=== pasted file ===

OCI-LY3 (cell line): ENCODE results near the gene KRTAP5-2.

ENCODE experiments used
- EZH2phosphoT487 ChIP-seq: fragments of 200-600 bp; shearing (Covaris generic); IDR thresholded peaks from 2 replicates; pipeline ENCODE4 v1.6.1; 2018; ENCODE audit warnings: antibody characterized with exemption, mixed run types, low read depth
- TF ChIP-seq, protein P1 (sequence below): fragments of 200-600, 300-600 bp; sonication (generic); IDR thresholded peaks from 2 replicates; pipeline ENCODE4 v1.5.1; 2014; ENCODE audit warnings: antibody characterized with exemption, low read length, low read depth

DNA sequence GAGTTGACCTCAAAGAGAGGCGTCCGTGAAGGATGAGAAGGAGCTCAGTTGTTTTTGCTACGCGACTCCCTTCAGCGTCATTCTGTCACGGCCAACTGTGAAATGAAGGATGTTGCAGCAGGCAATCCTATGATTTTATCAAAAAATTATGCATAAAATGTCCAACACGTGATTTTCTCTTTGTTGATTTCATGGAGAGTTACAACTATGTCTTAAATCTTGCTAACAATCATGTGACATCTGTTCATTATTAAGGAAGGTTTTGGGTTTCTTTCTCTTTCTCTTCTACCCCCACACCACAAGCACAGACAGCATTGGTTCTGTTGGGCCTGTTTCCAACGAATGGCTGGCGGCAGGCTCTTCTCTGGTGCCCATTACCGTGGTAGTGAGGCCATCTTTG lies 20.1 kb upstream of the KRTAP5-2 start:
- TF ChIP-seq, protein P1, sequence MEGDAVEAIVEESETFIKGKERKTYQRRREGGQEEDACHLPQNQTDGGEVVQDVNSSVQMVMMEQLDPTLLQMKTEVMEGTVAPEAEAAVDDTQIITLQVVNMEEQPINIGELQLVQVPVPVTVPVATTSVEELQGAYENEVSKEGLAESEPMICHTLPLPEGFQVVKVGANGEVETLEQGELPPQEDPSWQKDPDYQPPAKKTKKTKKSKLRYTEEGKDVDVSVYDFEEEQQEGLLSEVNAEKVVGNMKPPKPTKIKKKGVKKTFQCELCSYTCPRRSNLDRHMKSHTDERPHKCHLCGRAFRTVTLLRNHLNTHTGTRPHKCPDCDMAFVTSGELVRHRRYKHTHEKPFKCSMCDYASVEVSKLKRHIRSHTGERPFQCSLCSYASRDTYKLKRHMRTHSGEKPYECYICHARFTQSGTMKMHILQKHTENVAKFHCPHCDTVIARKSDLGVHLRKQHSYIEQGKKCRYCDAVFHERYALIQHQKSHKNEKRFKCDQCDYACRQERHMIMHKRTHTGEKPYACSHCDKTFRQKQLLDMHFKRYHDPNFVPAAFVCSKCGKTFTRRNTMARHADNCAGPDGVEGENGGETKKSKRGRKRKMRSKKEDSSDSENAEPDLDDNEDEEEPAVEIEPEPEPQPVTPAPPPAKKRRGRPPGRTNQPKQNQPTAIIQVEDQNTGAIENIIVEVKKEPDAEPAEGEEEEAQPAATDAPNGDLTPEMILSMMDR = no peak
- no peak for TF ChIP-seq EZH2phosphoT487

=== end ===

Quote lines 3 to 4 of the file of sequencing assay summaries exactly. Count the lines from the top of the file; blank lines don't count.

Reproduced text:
- EZH2phosphoT487 ChIP-seq: fragments of 200-600 bp; shearing (Covaris generic); IDR thresholded peaks from 2 replicates; pipeline ENCODE4 v1.6.1; 2018; ENCODE audit warnings: antibody characterized with exemption, mixed run types, low read depth
- TF ChIP-seq, protein P1 (sequence below): fragments of 200-600, 300-600 bp; sonication (generic); IDR thresholded peaks from 2 replicates; pipeline ENCODE4 v1.5.1; 2014; ENCODE audit warnings: antibody characterized with exemption, low read length, low read depth